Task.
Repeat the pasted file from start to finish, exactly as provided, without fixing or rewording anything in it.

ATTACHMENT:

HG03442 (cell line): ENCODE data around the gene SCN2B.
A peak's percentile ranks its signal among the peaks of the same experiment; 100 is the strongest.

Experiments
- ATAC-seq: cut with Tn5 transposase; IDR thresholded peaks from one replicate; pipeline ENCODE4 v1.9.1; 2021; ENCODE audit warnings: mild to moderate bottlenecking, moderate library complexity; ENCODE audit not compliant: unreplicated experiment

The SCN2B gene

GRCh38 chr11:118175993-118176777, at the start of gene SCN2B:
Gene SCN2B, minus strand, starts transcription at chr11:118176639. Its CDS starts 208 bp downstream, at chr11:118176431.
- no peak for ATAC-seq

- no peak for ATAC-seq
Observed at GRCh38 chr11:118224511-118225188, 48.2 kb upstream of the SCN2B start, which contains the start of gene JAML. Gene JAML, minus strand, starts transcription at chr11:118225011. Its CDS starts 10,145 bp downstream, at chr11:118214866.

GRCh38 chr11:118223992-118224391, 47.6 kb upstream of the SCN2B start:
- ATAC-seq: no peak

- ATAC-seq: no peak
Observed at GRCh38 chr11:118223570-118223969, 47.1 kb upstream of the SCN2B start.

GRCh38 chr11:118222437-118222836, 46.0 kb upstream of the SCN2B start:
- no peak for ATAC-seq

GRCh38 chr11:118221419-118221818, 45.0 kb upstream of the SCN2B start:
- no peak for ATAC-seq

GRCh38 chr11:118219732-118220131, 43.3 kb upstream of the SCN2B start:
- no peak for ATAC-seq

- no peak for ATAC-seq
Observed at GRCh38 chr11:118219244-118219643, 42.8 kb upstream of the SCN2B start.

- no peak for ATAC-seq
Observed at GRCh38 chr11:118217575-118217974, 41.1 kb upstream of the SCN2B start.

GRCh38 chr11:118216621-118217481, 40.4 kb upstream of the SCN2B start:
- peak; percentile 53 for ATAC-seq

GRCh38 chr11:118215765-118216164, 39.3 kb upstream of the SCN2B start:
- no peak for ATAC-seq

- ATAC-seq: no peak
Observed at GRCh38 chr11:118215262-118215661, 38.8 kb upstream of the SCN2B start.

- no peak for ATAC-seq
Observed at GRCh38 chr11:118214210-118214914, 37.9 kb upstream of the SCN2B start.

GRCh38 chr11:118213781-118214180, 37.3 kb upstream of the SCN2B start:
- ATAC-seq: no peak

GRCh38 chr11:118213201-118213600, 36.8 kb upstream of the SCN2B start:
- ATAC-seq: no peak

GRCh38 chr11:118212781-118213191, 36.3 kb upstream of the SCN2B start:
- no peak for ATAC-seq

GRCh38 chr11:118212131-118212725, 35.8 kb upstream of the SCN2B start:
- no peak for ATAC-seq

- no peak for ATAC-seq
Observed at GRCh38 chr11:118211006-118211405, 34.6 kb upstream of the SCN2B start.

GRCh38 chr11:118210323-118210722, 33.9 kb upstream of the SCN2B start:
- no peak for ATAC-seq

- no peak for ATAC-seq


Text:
HG03442 (cell line): ENCODE data around the gene SCN2B.
A peak's percentile ranks its signal among the peaks of the same experiment; 100 is the strongest.

Experiments
- ATAC-seq: cut with Tn5 transposase; IDR thresholded peaks from one replicate; pipeline ENCODE4 v1.9.1; 2021; ENCODE audit warnings: mild to moderate bottlenecking, moderate library complexity; ENCODE audit not compliant: unreplicated experiment

The SCN2B gene

GRCh38 chr11:118175993-118176777, at the start of gene SCN2B:
Gene SCN2B, minus strand, starts transcription at chr11:118176639. Its CDS starts 208 bp downstream, at chr11:118176431.
- no peak for ATAC-seq

- no peak for ATAC-seq
Observed at GRCh38 chr11:118224511-118225188, 48.2 kb upstream of the SCN2B start, which contains the start of gene JAML. Gene JAML, minus strand, starts transcription at chr11:118225011. Its CDS starts 10,145 bp downstream, at chr11:118214866.

GRCh38 chr11:118223992-118224391, 47.6 kb upstream of the SCN2B start:
- ATAC-seq: no peak

- ATAC-seq: no peak
Observed at GRCh38 chr11:118223570-118223969, 47.1 kb upstream of the SCN2B start.

GRCh38 chr11:118222437-118222836, 46.0 kb upstream of the SCN2B start:
- no peak for ATAC-seq

GRCh38 chr11:118221419-118221818, 45.0 kb upstream of the SCN2B start:
- no peak for ATAC-seq

GRCh38 chr11:118219732-118220131, 43.3 kb upstream of the SCN2B start:
- no peak for ATAC-seq

- no peak for ATAC-seq
Observed at GRCh38 chr11:118219244-118219643, 42.8 kb upstream of the SCN2B start.

- no peak for ATAC-seq
Observed at GRCh38 chr11:118217575-118217974, 41.1 kb upstream of the SCN2B start.

GRCh38 chr11:118216621-118217481, 40.4 kb upstream of the SCN2B start:
- peak; percentile 53 for ATAC-seq

GRCh38 chr11:118215765-118216164, 39.3 kb upstream of the SCN2B start:
- no peak for ATAC-seq

- ATAC-seq: no peak
Observed at GRCh38 chr11:118215262-118215661, 38.8 kb upstream of the SCN2B start.

- no peak for ATAC-seq
Observed at GRCh38 chr11:118214210-118214914, 37.9 kb upstream of the SCN2B start.

GRCh38 chr11:118213781-118214180, 37.3 kb upstream of the SCN2B start:
- ATAC-seq: no peak

GRCh38 chr11:118213201-118213600, 36.8 kb upstream of the SCN2B start:
- ATAC-seq: no peak

GRCh38 chr11:118212781-118213191, 36.3 kb upstream of the SCN2B start:
- no peak for ATAC-seq

GRCh38 chr11:118212131-118212725, 35.8 kb upstream of the SCN2B start:
- no peak for ATAC-seq

- no peak for ATAC-seq
Observed at GRCh38 chr11:118211006-118211405, 34.6 kb upstream of the SCN2B start.

GRCh38 chr11:118210323-118210722, 33.9 kb upstream of the SCN2B start:
- no peak for ATAC-seq

- no peak for ATAC-seq